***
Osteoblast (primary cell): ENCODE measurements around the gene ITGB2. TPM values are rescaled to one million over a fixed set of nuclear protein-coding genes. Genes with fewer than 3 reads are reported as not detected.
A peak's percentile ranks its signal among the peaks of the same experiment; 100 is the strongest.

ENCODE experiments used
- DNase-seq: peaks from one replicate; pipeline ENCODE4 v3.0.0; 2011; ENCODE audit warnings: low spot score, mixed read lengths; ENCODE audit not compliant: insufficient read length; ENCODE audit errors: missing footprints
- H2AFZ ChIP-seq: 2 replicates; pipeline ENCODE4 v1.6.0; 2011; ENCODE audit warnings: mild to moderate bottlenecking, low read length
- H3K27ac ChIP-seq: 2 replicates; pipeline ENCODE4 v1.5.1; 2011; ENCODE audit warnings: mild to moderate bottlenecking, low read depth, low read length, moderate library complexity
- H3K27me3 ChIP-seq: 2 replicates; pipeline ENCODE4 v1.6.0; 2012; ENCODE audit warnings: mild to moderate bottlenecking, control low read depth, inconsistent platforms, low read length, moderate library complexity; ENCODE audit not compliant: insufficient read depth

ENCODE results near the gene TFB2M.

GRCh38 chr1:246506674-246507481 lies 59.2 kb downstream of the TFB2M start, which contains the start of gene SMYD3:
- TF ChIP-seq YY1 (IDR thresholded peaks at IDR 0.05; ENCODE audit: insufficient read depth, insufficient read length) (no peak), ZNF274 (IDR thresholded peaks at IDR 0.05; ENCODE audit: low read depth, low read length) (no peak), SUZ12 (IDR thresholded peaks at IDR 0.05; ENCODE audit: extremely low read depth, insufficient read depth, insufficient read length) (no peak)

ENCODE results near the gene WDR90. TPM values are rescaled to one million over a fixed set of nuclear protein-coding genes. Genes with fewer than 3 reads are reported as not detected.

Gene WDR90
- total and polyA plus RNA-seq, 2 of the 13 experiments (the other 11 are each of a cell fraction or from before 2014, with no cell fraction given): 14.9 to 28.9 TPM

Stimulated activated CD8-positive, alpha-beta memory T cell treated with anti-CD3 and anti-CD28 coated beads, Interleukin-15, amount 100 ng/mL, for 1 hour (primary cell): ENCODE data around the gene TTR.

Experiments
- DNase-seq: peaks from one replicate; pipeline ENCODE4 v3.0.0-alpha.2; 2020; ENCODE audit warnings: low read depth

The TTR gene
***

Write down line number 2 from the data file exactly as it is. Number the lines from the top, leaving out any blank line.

A peak's percentile ranks its signal among the peaks of the same experiment; 100 is the strongest.